Finally the highlight of the trip. We stopped for an early lunch at a new hotel just outside Paro, right at the start of the trail to the Tatksang Monastery. The hotel was beautifully decorated in Bhutanese style. Of course. Fantastic veggies again. The chicken this time was curry. The garlic beans were gone in an instance. At the hotel, we lifted up our heads to admire the Monastery perched on the side of the hill, high up in front of us. It seemed so tiny and oh so far up. It reminded me of Meteora. Then we began our hours long hike up 900m to the Dzong, the Tiger's Nest. The first part of the hike wasnt too bad. It's steep but not long. It took me about an hour. At the halfway point, we stopped to rest at the teahouse and I had free lentil soup that was very salty, excellent to replenish the electrolyte. The view of the Dzong from here was really not close enough or as impressive as I've expected. I was a bit disappointed. From the online images I've seen I thought this area bigger with closer view of the Tiger's Nest. The next section was really steep but shorter it seemed, but still it only took me about 45 minutes. The view became better and better as we climbed higher and higher. Then came the 478 stairs down. At this point the view of the Dzong was stunning. We paused for photos. At the bottom of the stairs, more stairs led to the Dzong's entrance. Up we went. The terrace of the Dzong offered a sweeping breathtaking view of the Paro valley. I couldnt believe we've actually climbed all the way up. The Dzong consisted of 3 separate halls and the cave where Guru Rinpoche flew to on the back of a tiger. Nothing too impressiv inside. So why there was a guard at the entrance to make sure no one went in with a camera, and we had to leave our belongings at the lockers? Back down it took me about 1 hr. All the reviews I've read over estimated the time and the difficulty of this hike. Nonetheless it was a good thing I brought my hiking boots. I also bought a hiking stick in the shape of a phallus. Everyone made fun of my hiking stick. I gave it to L who wanted to take it home. I did carry-on only for this trip so I couldnt take the stick home anyway.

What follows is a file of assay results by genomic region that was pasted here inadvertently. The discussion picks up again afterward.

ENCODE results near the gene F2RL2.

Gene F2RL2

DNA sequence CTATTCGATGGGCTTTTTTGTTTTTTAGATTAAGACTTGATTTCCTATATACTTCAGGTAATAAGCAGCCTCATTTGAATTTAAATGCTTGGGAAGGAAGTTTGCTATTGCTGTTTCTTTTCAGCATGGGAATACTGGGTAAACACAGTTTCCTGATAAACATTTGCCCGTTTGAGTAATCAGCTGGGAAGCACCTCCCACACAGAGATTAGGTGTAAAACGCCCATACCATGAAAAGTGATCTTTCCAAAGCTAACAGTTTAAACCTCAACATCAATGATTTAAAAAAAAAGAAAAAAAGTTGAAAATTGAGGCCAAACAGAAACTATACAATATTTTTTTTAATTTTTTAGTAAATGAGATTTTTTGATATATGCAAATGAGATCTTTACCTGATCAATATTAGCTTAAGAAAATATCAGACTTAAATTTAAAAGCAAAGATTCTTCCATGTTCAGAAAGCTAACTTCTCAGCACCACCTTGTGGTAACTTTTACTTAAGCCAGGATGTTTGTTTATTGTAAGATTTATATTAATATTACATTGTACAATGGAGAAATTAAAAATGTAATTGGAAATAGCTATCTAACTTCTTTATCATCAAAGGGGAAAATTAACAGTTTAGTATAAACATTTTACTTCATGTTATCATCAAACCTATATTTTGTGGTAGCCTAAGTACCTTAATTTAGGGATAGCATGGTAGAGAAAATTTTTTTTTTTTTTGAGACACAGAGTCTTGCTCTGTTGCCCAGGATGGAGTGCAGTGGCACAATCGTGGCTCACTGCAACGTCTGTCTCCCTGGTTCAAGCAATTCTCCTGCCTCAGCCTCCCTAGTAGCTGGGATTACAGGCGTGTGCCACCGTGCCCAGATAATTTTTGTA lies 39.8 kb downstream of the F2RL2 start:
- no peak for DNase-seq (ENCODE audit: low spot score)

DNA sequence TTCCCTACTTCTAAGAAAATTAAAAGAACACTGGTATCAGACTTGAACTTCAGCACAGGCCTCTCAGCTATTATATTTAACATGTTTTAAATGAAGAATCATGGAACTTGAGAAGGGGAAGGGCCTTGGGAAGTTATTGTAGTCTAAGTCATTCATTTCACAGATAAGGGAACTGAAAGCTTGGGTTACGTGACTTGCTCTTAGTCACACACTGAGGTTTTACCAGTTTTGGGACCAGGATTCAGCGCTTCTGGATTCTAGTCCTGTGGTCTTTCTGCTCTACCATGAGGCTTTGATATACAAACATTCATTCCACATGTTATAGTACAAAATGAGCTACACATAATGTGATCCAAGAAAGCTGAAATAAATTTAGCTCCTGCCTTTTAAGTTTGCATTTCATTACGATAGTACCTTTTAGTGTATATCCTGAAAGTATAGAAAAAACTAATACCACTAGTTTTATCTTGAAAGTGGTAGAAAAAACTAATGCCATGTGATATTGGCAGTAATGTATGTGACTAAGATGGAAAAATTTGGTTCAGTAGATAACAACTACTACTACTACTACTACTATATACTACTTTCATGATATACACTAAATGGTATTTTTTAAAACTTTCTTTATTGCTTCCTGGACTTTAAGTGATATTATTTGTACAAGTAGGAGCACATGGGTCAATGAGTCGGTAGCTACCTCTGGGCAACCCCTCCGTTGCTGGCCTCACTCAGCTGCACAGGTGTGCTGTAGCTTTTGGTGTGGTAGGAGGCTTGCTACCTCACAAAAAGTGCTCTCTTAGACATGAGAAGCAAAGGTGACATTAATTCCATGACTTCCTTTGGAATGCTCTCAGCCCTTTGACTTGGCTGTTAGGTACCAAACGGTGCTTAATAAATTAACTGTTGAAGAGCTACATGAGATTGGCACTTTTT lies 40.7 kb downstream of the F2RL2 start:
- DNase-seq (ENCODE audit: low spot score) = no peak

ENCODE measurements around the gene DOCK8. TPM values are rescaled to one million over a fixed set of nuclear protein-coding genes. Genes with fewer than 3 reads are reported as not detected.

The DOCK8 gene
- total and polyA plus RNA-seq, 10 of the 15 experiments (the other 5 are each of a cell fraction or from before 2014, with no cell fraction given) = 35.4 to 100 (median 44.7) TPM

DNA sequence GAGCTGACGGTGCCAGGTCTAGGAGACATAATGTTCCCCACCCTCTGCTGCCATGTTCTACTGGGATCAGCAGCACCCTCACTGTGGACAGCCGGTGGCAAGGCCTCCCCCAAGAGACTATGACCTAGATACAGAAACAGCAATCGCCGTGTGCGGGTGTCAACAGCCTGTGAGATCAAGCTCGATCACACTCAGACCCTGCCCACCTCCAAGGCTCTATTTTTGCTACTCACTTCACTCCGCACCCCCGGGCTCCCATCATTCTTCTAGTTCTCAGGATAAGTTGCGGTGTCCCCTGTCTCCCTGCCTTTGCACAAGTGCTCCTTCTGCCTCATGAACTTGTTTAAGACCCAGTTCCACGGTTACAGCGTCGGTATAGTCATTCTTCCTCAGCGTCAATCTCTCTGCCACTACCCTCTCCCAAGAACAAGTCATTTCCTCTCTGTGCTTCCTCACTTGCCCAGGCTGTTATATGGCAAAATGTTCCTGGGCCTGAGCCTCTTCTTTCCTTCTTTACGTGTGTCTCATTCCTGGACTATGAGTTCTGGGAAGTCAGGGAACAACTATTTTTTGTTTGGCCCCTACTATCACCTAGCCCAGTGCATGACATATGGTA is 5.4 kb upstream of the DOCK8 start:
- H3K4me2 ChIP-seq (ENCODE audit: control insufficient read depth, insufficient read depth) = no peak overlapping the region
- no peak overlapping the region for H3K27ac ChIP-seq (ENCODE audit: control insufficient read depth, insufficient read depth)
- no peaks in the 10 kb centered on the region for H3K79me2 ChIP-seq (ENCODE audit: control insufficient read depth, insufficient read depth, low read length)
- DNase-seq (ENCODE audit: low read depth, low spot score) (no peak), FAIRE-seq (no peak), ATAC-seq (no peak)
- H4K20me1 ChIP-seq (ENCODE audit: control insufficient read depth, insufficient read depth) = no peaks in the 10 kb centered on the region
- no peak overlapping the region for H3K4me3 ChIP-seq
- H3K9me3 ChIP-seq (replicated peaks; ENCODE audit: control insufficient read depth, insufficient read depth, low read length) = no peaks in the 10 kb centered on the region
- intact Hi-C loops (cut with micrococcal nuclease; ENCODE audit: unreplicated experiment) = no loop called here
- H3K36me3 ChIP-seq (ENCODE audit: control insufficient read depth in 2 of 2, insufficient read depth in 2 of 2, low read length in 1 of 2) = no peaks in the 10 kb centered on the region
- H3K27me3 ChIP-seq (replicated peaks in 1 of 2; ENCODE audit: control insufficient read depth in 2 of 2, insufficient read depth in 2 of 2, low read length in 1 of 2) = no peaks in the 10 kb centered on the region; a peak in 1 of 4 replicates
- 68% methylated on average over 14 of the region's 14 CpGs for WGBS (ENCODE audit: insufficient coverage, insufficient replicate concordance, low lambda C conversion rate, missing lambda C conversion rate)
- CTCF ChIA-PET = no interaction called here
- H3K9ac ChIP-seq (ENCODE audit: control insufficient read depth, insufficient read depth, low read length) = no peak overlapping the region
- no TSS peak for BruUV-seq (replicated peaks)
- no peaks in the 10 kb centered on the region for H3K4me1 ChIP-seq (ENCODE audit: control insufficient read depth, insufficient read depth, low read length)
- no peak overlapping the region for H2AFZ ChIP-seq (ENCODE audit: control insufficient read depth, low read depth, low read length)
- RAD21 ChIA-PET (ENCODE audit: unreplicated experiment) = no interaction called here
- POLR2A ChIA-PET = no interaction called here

By the time we returned to Paro, it was already dark. On our way to the hike, we drove through the town of Paro and the buildings on the main street were very beautiful, Bhutanese style, and I had wanted to take photos of them. But now it was dark and we wanted to do some more shopping. We had some time to browse the shops and the Dzong was illuminated at night but my poor camera just couldnt get enough
light for a photo. Pity. We dined at a local restaurant, very small, at the heart of town. The chicken this time was boneless. Namgay and the driver Dam ate with us finally. They even ordered a spicy curry for themselves.
Thus ended the month of October and our visit to Bhutan. Good wholesome food, lousy breakfasts and hotels, but gorgeous unique architecture. Excellent hospitality, refreshing mountain air, beautiful unpolluted nature, friendly people. Fantastic country indeed. That last evening I watched the Bhutanese TV showing the young king and his various visits to different parts of the country. He showed a genuine concern for his people and land, and his unique idea of Growth National Happiness did seem to work, as hard as their lives might be, the people seemed happy and the country clean, unpolluted and unspoiled. The last Shangri-la indeed.